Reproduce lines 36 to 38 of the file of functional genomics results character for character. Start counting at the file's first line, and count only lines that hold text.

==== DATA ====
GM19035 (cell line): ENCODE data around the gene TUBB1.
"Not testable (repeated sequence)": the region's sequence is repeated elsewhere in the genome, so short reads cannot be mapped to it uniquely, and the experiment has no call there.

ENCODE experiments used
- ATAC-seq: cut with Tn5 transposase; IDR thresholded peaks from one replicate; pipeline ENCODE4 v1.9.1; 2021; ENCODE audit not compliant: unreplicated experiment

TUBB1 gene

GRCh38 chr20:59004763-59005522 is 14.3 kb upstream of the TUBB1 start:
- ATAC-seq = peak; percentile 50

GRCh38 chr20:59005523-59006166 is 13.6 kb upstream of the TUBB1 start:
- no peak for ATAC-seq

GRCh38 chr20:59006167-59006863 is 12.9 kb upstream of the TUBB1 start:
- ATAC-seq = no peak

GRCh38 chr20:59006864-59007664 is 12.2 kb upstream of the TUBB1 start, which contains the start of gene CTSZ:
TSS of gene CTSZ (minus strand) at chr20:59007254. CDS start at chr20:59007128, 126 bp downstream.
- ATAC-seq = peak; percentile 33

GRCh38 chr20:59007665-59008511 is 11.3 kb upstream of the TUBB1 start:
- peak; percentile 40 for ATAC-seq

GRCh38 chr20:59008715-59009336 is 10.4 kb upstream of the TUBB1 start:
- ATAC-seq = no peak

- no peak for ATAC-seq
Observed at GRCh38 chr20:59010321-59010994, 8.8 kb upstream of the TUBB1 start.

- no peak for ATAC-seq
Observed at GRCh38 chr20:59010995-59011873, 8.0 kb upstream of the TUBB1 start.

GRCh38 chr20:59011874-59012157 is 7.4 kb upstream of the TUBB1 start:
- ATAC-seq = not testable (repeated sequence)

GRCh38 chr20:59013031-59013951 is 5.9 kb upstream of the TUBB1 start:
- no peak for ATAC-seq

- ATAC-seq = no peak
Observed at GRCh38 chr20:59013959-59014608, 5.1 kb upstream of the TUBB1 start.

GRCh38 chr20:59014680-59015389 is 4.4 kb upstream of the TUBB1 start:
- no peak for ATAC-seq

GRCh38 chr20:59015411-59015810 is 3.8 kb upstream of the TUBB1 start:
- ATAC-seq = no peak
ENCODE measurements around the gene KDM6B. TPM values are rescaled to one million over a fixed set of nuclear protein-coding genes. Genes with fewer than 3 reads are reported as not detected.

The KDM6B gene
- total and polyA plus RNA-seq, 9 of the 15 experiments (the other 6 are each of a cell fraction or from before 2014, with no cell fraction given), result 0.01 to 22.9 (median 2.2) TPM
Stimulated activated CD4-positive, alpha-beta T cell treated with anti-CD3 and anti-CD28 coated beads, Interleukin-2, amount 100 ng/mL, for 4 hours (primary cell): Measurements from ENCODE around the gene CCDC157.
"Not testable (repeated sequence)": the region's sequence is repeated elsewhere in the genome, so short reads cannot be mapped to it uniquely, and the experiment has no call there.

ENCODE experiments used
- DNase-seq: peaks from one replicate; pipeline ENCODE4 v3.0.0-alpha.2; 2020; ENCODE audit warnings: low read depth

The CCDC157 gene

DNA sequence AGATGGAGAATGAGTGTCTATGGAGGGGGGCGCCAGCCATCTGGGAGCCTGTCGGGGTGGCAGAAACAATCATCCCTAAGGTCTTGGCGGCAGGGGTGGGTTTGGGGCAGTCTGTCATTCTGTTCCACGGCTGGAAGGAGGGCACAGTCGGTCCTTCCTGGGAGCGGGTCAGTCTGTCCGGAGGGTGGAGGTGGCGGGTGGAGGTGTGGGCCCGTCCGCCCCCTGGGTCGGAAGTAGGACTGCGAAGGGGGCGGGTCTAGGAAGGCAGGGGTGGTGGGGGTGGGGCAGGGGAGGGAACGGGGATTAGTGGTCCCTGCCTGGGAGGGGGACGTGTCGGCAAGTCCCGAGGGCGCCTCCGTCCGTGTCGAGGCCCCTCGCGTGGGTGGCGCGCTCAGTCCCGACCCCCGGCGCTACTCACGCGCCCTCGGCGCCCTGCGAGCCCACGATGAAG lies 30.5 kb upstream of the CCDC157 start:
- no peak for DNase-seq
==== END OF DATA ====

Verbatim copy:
Stimulated activated CD4-positive, alpha-beta T cell treated with anti-CD3 and anti-CD28 coated beads, Interleukin-2, amount 100 ng/mL, for 4 hours (primary cell): Measurements from ENCODE around the gene CCDC157.
"Not testable (repeated sequence)": the region's sequence is repeated elsewhere in the genome, so short reads cannot be mapped to it uniquely, and the experiment has no call there.

ENCODE experiments used